Tregatheral Cross in St Juliot's churchyard, 10m east of the church


Heritage Category: Scheduled Monument

List Entry Number: 1014234

Date first listed: 22-Aug-1974

Date of most recent amendment: 03-Jan-1996


Ordnance survey map of Tregatheral Cross in St Juliot's churchyard, 10m east of the church
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The building or site itself may lie within the boundary of more than one authority.

District: Cornwall (Unitary Authority)

Parish: St. Juliot

National Grid Reference: SX 12925 91224


Legacy Record - This information may be included in the List Entry Details.

Reasons for Designation

Wayside crosses are one of several types of Christian cross erected during the medieval period, mostly from the 9th to 15th centuries AD. In addition to serving the function of reiterating and reinforcing the Christian faith amongst those who passed the cross and of reassuring the traveller, wayside crosses often fulfilled a role as waymarkers, especially in difficult and otherwise unmarked terrain. The crosses might be on regularly used routes linking ordinary settlements or on routes having a more specifically religious function, including those providing access to religious sites for parishioners and funeral processions, or marking long-distance routes frequented on pilgrimages. Over 350 wayside crosses are known nationally, concentrated in south west England throughout Cornwall and on Dartmoor where they form the commonest type of stone cross. A small group also occurs on the North York Moors. Relatively few examples have been recorded elsewhere and these are generally confined to remote moorland locations. Outside Cornwall almost all wayside crosses take the form of a `Latin' cross, in which the cross-head itself is shaped within the projecting arms of an unenclosed cross. In Cornwall wayside crosses vary considerably in form and decoration. The commonest type includes a round, or `wheel', head on the faces of which various forms of cross or related designs were carved in relief or incised, the spaces between the cross arms possibly pierced. The design was sometimes supplemented with a relief figure of Christ and the shaft might bear decorative panels and motifs. Less common forms in Cornwall include the `Latin' cross and, much rarer, the simple slab with a low relief cross on both faces. Rare examples of wheel-head and slab-form crosses also occur within the North York Moors group. Most wayside crosses have either a simple socketed base or show no evidence for a separate base at all. Wayside crosses contribute significantly to our understanding of medieval religious customs and sculptural traditions and to our knowledge of medieval routeways and settlement patterns. All wayside crosses which survive as earth- fast monuments, except those which are extremely damaged and removed from their original locations, are considered worthy of protection.

The Tregatheral Cross has survived reasonably well, and is a good example of a wheel-headed cross. Its original function was probably as a boundary marker between two parishes. Its former reuse as a gatepost and its removal to the churchyard earlier this century demonstrates well the changing attitudes to religion and their impact on the local landscape since the Reformation. This is one of three crosses now present in St Juliot's churchyard.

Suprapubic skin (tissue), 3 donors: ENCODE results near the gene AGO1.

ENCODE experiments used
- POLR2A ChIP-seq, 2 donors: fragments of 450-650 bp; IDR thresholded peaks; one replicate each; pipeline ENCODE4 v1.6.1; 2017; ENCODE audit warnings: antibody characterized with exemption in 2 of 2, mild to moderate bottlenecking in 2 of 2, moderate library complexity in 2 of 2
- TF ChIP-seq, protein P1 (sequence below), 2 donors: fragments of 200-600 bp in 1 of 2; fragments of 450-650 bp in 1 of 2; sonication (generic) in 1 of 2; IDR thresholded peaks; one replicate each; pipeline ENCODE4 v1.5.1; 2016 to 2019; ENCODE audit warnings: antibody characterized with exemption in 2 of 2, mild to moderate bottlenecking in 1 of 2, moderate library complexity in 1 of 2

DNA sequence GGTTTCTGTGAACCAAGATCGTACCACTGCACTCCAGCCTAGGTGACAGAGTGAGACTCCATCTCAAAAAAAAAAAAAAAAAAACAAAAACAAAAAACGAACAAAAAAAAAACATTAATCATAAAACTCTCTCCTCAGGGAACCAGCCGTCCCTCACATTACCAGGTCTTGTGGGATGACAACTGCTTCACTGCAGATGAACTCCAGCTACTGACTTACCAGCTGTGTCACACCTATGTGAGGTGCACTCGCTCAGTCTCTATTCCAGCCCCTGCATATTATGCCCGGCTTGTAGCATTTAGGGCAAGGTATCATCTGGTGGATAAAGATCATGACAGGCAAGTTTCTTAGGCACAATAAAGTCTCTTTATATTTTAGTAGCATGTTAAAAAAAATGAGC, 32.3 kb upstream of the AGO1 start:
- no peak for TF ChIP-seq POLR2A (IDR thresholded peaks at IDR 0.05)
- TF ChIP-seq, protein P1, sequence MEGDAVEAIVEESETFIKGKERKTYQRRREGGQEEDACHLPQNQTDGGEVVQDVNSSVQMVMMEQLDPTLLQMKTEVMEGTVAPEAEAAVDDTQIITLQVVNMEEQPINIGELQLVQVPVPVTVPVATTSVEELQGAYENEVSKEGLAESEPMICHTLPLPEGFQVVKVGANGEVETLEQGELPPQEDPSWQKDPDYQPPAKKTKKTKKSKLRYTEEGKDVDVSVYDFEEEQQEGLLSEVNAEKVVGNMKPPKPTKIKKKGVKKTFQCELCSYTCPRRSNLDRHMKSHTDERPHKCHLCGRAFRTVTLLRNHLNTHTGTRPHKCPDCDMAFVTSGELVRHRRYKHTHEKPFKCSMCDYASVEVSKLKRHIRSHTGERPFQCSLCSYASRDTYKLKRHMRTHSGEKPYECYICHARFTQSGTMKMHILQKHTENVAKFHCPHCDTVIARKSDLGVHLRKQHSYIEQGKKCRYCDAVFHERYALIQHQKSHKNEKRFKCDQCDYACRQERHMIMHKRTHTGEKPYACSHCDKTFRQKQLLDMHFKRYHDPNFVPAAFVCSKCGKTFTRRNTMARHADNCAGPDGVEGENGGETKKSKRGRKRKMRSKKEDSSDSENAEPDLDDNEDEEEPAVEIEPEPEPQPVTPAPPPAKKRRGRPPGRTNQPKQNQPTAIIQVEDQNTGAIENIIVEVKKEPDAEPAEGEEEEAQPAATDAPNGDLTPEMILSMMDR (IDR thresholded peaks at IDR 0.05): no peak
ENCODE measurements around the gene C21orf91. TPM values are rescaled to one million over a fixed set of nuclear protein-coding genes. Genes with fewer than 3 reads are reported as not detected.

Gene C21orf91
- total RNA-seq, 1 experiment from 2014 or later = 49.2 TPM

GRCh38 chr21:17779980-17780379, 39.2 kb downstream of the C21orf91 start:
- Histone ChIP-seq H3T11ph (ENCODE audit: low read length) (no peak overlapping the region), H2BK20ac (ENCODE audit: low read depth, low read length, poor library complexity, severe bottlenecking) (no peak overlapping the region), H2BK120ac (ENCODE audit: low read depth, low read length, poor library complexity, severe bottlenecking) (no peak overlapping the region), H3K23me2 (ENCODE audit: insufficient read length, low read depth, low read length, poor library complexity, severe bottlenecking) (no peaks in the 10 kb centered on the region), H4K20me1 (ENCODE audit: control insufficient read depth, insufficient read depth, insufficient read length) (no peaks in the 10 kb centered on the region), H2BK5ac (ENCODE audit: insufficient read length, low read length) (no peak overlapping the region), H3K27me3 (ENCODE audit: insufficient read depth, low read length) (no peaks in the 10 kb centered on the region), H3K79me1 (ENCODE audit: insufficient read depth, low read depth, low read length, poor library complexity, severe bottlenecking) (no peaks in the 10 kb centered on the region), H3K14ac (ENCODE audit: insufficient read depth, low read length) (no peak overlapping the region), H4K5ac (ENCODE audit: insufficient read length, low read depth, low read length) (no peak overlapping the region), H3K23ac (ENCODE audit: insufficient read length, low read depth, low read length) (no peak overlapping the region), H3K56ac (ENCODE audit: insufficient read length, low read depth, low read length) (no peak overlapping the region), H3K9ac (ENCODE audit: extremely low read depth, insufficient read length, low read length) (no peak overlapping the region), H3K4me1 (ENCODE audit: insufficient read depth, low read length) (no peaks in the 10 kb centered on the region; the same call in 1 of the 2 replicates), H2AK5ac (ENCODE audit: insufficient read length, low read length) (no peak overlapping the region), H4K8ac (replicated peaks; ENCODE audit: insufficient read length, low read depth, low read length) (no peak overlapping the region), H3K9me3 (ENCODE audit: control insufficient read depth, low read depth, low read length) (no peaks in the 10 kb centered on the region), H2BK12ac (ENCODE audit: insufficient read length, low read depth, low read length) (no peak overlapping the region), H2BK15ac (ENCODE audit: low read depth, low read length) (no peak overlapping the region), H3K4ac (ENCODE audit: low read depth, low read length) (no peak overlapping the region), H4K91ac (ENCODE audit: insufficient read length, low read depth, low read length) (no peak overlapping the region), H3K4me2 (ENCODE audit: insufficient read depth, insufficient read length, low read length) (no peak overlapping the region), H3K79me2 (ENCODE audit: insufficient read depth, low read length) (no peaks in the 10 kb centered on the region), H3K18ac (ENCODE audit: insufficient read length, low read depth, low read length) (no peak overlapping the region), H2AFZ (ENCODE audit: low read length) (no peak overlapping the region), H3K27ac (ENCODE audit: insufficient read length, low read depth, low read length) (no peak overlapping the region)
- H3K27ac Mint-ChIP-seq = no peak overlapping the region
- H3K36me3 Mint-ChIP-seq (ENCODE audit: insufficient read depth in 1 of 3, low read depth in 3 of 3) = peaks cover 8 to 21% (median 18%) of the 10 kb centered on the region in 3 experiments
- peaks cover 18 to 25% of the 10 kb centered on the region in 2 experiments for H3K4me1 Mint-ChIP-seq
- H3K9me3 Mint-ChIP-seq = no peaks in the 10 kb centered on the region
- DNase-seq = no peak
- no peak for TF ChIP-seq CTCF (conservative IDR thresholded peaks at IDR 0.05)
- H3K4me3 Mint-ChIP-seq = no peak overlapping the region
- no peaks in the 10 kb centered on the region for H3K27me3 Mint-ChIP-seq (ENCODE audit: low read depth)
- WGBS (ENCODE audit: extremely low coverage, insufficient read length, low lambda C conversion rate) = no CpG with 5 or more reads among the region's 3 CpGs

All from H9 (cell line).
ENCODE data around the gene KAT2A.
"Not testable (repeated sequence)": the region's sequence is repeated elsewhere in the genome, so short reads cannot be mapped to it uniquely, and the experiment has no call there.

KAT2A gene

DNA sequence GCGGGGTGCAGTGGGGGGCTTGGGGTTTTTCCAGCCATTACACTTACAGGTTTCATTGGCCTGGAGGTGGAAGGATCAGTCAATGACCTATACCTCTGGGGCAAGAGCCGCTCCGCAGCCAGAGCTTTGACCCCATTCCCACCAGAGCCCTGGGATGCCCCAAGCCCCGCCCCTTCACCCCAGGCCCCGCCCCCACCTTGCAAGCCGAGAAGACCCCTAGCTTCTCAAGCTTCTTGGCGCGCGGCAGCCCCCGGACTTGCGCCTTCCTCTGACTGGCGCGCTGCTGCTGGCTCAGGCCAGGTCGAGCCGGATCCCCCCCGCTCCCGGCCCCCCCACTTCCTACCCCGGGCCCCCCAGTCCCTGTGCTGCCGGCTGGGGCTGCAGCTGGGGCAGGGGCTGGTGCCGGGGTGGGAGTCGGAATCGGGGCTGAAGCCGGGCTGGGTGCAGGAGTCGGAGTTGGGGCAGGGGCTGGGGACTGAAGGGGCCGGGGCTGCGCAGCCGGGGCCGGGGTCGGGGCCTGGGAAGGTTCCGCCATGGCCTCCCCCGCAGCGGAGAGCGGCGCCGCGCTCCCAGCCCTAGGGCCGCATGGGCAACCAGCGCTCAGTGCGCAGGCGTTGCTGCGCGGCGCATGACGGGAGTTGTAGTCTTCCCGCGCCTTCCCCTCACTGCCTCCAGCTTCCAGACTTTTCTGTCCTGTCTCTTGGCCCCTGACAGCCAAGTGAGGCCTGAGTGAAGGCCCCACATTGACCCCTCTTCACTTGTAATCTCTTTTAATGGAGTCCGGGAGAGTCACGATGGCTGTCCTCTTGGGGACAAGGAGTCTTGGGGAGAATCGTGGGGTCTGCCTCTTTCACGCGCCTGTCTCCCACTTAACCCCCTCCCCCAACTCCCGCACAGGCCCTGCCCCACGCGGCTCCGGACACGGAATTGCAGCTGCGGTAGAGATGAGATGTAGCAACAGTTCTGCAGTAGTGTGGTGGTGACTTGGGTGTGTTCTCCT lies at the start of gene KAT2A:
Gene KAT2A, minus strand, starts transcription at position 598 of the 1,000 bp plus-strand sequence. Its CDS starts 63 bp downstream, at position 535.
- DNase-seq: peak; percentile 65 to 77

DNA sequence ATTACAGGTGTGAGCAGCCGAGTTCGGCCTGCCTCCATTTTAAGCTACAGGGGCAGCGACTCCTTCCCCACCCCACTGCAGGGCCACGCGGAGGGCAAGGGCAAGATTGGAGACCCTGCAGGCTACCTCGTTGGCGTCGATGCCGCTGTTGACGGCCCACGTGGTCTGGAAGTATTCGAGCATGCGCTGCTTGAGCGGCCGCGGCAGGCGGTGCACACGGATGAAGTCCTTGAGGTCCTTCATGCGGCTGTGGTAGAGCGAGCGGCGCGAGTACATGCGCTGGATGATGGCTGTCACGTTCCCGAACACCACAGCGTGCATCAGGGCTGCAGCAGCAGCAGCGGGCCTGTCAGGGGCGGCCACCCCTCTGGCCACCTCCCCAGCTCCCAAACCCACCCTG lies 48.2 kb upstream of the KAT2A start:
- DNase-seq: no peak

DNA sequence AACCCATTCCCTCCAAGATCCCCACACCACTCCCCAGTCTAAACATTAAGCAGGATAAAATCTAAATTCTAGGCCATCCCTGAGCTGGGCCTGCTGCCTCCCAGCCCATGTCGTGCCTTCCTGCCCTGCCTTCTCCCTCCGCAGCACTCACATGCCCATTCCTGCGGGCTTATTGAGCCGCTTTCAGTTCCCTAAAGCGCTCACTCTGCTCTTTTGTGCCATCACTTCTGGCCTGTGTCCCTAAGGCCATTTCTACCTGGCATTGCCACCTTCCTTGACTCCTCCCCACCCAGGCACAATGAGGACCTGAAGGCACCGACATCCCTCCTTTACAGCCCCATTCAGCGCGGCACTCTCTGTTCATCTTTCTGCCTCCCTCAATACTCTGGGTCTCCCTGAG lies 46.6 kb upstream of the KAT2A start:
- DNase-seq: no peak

Legacy Record - This information may be included in the List Entry Details.


The monument includes a medieval wayside cross, known as the Tregatheral Cross, situated to the east of the church in St Juliot's churchyard on the north coast of Cornwall. The Tregatheral Cross survives as an upright granite shaft with a round, `wheel' head set in a rectangular base. The overall height of the monument is 1.65m. The principal faces are orientated east-west. The head measures 0.4m high by 0.5m wide and is 0.12m thick. Both principal faces bear a relief Latin cross, the lower limb extending down the top of the shaft. At the intersection of the limbs is a 0.02m diameter shallow hole. The shaft measures 1.03m high by 0.38m wide and is 0.15m thick. On the south side of the shaft there is a 0.02m diameter hole, 0.03m deep, 0.55m above the base, a result of the former reuse of the cross as a gatepost. The modern base measures 1.09m north-south by 0.99m east-west and is 0.22m thick. This base consists of blocks of granite and slate cemented together to form a base for the cross. The shaft is cemented into the base. The Tregatheral Cross is located to the east of the church. It was discovered in 1952 in use as a gatepost, its head buried in the ground, at an old mill on Tregatheral Farm, Minster. Tregatheral Farm is 2.5km to the south west of St Juliot's Church. The cross was brought by the churchwarden and re-erected in January 1952 in its present position in St Juliot's churchyard. This wayside cross probably marked the parish boundary between Lesnewth and Minster. Tregatheral Farm is close to this boundary. The grave with its granite headstone and kerb surround to the east of the cross and the grave with its headstone to the south west where they lie within the protective margin of the cross, are excluded from the scheduling but the ground beneath is included.

MAP EXTRACT The site of the monument is shown on the attached map extract. It includes a 2 metre boundary around the archaeological features, considered to be essential for the monument's support and preservation.


The contents of this record have been generated from a legacy data system.

Legacy System number: 28450

Legacy System: RSM


Books and journals
Langdon, A G, Stone Crosses of North Cornwall, (1992)
Consulted 1995, Cornwall SMR entry for PRN 651.1,
Title: 1:25000 Ordnance Survey Map; SX 08/18: Pathfinder Series 1325 Source Date: 1986 Author: Publisher: Surveyor:

End of official listing